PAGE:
Each year in June the world recognises Pride Month - a celebration of the lesbian, gay, bisexual, transgender, queer, intersex and asexual community.
This year, Sydney Pride Festival is able to return to its in-person events after COVID-19 disrupted 2020's celebrations. Launching on June 3, the month long celebration if also a time of reflection about how far the rights and recognition of LGBTQIA people have come in the past 50 years.
This year's Sydney Pride Festival's theme is Diversity, Inclusion and Equality and recognises the significant impact the global pandemic has had on the community. While much of Australia remains free of COVID-19, we recognise the ongoing impact the pandemic has on life in Victoria. Events across Sydney include walking tours of Oxford Street, art and dance shows, story telling and the 38th annual 5km run and walk through Centennial Park.
The month of June also marks 52 years since the Stonewall Riots in New York. In 1969 homosexuality was illegal across the US, except for Illinois. When police raided the Stonewall Inn, a bar where gay, lesbian and transgender people of New York gathered, it spark the riots, and ultimately the push for the same rights and recognition as the heterosexual community.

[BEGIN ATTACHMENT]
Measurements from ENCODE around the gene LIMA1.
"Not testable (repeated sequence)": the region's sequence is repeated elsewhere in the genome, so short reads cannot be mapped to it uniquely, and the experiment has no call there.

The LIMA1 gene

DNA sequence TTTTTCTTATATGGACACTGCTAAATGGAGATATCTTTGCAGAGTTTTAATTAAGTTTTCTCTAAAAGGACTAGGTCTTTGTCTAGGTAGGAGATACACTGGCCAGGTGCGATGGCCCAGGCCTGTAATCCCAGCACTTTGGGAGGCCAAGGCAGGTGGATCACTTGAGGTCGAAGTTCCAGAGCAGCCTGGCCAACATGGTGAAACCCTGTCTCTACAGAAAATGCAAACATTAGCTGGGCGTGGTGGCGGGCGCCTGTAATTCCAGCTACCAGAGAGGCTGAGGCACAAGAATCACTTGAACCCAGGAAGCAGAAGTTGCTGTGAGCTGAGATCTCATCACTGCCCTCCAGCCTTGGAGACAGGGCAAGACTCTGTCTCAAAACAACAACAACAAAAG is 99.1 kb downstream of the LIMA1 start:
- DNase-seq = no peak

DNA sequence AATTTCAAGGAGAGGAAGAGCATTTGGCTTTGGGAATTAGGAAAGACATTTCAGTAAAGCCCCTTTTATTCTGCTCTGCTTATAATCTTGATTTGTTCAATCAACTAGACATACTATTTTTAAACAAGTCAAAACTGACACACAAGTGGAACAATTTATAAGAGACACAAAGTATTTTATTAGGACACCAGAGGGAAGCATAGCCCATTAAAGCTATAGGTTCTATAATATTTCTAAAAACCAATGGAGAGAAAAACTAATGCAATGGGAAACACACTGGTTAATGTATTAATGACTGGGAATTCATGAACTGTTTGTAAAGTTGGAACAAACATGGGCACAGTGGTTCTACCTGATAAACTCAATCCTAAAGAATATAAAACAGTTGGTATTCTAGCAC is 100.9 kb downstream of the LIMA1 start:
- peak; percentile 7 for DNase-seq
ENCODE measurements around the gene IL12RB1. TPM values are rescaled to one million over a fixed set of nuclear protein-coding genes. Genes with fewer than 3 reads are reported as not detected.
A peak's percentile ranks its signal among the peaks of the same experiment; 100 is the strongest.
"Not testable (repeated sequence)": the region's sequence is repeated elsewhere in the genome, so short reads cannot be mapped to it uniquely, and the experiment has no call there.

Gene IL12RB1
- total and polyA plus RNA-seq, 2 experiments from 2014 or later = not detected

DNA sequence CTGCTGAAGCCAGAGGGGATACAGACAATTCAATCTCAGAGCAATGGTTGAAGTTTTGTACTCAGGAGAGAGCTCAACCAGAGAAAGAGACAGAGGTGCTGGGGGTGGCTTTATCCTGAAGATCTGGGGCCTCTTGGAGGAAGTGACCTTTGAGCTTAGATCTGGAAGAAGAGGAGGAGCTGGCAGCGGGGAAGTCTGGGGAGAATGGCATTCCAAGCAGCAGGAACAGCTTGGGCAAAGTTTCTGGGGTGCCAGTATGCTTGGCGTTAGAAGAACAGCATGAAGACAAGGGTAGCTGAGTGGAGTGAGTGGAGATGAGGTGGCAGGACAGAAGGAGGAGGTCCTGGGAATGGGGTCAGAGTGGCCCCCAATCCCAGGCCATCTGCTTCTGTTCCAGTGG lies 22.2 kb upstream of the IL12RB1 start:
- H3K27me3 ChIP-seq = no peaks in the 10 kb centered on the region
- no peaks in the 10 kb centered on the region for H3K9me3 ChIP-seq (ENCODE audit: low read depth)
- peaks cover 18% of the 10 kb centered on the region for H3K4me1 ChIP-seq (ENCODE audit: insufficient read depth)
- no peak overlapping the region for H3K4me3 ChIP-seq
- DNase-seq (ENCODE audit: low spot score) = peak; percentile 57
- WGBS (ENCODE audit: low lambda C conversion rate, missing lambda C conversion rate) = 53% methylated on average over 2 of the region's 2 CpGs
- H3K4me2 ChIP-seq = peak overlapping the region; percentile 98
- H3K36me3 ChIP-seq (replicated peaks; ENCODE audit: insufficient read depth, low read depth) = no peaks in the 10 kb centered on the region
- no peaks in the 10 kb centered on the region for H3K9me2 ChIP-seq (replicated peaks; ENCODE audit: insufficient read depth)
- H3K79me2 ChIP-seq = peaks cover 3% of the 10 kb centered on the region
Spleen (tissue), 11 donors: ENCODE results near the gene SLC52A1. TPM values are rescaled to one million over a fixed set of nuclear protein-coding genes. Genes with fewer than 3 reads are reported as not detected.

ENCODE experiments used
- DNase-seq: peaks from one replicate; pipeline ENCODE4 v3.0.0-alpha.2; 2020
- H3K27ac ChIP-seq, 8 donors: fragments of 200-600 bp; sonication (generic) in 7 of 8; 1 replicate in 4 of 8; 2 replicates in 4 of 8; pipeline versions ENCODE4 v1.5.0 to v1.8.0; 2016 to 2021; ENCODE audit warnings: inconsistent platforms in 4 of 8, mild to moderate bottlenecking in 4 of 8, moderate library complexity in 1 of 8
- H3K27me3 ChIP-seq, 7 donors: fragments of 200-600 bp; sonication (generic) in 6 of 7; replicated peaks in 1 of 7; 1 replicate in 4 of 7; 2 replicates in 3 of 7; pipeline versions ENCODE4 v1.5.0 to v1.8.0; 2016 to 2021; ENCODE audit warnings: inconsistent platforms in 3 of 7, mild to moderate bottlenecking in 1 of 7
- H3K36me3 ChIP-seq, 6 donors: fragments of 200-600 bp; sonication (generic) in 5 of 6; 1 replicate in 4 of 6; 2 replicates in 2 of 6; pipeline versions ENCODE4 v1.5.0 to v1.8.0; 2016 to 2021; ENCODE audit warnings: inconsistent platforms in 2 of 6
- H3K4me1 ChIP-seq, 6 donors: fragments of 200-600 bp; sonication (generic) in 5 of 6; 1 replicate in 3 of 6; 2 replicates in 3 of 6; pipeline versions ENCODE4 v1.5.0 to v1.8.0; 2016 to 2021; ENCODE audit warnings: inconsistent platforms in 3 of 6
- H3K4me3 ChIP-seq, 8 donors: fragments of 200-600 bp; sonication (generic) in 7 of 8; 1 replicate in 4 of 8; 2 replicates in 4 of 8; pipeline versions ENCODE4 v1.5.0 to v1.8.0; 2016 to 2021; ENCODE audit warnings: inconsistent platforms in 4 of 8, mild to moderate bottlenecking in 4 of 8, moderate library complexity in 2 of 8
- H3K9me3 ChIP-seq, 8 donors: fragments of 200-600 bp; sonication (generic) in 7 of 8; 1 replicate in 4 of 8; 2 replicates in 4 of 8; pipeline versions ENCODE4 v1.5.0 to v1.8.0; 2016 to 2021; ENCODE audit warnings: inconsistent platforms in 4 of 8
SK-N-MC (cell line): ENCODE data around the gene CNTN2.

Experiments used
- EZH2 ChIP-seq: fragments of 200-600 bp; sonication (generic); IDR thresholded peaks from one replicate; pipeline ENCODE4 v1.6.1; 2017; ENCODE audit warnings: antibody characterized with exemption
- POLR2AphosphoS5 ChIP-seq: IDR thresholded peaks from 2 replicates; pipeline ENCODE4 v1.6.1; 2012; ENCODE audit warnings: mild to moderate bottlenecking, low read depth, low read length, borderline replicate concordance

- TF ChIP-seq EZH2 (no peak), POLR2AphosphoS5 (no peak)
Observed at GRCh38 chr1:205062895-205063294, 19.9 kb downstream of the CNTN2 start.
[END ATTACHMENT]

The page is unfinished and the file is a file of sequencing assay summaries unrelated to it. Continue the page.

Sydney was also home to Australia's early gay pride movement. On 24 June in 1978 saw Sydney's first Mardi Gras when more than 500 people gathered to march down Oxford Street in commemoration of the Stonewall riots and to call for the end of sexuality-based discrimination. Police broke up the march and arrested 53 people. While the charges were dropped, their names were published in the newspaper, and they faced discrimination from employers and broader society.
The following year, more than 3000 people joined the Mardi Gras and it went on to become a key event in Australia's gay pride history. The event moved to February and is now one of the world’s largest marches. The original 78ers will have a discussion forum in the Sydney Pride Festival, to share memories and thoughts about the past decades since the original march.
Events like Pride Month are a time to remember the brave people, who in the face of very real threats to their safety and freedom, fought for human rights. While most LGBTIQA people live happy and free lives in Australia, prejudice and discrimination continue to impact on the community, and this can have serious effect on people's mental health.
According to Beyond Blue, compared with heterosexual people, same-sex attracted and transgender people experience higher psychological distress and significant levels of anxiety. Flourish Australia is a proud member of ACON's Welcome Here Project. We are committed to working with people in a respectful way, that is free from discrimination and to offer support that suits the person's own unique self.
This Pride Month we encourage people to get involved with the various events across the state and the world.
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